Yield.

Marketable yields ranged from 11,476 lb/acre for ‘Canton White Pod’ to 17,244 lb/acre for ‘Red Seed’ in 2001 (Table 2). ‘Red Seed’ and ‘Black Seed’ yielded significantly more marketable pods than the other six varieties, yielding 17,244 and 16,291 lb/acre, respectively. Yields were statistically similar for all other varieties.

There was more variation in the 2002 trial. ‘Kaohsiung’ yielded the least marketable pods with a yield of only 11,741 lb/acre. ‘Black Seed’ performed well with a marketable yield of 25,224 lb/acre. However, this was not significantly greater than that of ‘Orient Extra Long’, which yielded 21,344 lb/acre.

Average percent of total yield that were culls was 28% and 26% in 2001 and 2002, respectively. In 2001, varieties ‘Red Seed’, ‘Black Stripe Seed’, and ‘Kaoshiung’, although similar to one another, had significantly more culls than the other varieties. Culls for the three varieties were 6824, 4195, and 4127 lb/acre, respectively. In 2002, ‘Black Seed’ had significantly more culls than the others with 7936 lb/acre.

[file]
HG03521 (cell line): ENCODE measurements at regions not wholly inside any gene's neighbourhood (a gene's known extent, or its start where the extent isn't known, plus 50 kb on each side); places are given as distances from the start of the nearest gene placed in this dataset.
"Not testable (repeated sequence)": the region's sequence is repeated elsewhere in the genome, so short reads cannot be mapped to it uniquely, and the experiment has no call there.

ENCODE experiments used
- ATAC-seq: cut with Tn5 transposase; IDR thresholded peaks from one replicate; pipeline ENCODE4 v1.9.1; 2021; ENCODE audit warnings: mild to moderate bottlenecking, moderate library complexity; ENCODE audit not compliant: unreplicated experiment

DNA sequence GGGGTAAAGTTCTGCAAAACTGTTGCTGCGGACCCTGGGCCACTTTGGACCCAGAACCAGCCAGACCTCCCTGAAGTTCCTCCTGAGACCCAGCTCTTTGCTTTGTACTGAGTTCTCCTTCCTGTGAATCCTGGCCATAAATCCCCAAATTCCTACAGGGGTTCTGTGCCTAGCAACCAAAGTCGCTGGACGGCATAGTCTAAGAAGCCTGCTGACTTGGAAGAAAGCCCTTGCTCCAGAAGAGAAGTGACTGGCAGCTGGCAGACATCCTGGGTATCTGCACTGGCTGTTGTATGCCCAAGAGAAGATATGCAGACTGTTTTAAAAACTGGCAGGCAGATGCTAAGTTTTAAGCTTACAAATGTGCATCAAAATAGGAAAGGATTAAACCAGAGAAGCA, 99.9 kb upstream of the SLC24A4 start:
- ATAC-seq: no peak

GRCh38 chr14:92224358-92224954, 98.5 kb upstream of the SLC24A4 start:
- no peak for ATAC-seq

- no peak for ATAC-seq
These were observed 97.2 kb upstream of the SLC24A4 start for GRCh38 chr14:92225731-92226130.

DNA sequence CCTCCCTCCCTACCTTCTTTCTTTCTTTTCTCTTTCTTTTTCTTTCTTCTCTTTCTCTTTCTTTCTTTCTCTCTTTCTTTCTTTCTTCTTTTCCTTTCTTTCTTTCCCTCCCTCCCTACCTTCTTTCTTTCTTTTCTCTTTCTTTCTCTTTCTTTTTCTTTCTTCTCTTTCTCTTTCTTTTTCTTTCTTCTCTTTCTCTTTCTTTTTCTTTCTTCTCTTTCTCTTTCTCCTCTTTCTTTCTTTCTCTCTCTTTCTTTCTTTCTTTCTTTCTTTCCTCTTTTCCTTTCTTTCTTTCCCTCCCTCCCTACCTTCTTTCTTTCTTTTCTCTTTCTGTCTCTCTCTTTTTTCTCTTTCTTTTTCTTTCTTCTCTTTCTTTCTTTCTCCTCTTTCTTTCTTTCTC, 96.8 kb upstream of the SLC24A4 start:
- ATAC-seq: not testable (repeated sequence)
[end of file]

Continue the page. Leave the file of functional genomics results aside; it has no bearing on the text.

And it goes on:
Several factors may have contributed to the increased success in the 2002 season. Insect pressure was much greater in the 2001 growing season. Leafminers and whiteflies were present concurrently before fruit set. In 2002, insecticide was applied as a preventative based on 2001 experiences. Growing conditions in Mississippi are hot and humid. Because of this, susceptible crops may be more vulnerable to disease pressure. The other major difference between seasons was planting date. Seeds were sown 5 weeks earlier in 2002. Increased air and soil temperatures may have affected yields. Therefore, it is recommended that growers plant yardlong beans no later than May in the southern United States for optimal yields.